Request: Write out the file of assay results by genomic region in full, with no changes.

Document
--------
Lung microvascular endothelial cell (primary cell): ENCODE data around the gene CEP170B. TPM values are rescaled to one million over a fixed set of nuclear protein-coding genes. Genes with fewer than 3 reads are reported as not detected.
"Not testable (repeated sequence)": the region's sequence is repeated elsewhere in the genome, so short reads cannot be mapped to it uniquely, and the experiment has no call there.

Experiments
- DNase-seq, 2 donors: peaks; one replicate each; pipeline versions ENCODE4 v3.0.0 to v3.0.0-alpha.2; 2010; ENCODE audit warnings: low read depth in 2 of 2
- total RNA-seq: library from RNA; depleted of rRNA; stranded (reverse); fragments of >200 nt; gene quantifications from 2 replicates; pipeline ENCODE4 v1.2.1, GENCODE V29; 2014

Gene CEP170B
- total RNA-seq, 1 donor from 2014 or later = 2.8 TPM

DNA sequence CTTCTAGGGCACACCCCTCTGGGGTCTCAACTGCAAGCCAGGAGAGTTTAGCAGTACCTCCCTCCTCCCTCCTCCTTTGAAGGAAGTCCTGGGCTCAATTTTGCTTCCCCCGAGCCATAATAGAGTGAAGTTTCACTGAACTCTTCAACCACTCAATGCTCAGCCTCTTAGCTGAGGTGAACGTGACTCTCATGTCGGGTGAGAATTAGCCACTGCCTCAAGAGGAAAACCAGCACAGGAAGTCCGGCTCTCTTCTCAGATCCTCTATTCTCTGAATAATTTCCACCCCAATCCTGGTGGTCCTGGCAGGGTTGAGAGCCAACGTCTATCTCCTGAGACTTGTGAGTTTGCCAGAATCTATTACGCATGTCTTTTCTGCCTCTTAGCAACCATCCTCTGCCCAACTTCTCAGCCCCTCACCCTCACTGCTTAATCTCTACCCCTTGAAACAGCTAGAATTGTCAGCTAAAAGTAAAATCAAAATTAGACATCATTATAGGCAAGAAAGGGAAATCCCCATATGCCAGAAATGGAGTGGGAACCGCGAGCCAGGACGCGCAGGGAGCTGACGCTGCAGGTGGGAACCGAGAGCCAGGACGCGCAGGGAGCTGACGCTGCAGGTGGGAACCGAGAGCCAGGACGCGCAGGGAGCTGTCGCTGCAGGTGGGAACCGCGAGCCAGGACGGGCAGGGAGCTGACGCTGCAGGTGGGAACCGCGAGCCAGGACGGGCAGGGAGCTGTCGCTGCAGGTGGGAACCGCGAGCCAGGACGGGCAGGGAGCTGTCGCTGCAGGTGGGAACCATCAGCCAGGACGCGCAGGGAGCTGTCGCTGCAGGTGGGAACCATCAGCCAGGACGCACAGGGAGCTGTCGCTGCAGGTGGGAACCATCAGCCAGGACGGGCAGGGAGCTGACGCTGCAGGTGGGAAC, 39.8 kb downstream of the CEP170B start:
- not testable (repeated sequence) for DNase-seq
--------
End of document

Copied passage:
Lung microvascular endothelial cell (primary cell): ENCODE data around the gene CEP170B. TPM values are rescaled to one million over a fixed set of nuclear protein-coding genes. Genes with fewer than 3 reads are reported as not detected.
"Not testable (repeated sequence)": the region's sequence is repeated elsewhere in the genome, so short reads cannot be mapped to it uniquely, and the experiment has no call there.

Experiments
- DNase-seq, 2 donors: peaks; one replicate each; pipeline versions ENCODE4 v3.0.0 to v3.0.0-alpha.2; 2010; ENCODE audit warnings: low read depth in 2 of 2
- total RNA-seq: library from RNA; depleted of rRNA; stranded (reverse); fragments of >200 nt; gene quantifications from 2 replicates; pipeline ENCODE4 v1.2.1, GENCODE V29; 2014

Gene CEP170B
- total RNA-seq, 1 donor from 2014 or later = 2.8 TPM

DNA sequence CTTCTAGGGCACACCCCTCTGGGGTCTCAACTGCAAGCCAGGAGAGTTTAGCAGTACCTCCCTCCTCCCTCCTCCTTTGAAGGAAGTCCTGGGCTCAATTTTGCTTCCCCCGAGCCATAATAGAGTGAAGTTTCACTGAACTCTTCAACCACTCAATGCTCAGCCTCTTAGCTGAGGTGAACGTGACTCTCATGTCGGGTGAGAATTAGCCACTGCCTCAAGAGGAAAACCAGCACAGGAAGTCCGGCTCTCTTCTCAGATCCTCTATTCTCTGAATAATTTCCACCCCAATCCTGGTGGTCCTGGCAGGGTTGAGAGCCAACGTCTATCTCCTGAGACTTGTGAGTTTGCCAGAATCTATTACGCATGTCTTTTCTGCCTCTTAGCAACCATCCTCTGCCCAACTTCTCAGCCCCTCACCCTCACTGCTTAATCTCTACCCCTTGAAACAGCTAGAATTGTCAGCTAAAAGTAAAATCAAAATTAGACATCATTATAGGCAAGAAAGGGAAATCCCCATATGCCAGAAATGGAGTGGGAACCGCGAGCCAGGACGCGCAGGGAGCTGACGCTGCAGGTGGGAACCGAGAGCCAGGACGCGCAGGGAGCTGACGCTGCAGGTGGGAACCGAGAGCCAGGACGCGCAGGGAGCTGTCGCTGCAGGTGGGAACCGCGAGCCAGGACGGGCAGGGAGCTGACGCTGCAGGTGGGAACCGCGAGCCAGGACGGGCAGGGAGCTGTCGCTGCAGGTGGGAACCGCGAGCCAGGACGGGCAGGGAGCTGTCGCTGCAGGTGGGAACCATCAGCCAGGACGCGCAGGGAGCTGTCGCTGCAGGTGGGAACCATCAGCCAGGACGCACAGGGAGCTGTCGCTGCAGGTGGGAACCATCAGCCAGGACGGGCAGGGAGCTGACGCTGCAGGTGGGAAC, 39.8 kb downstream of the CEP170B start:
- not testable (repeated sequence) for DNase-seq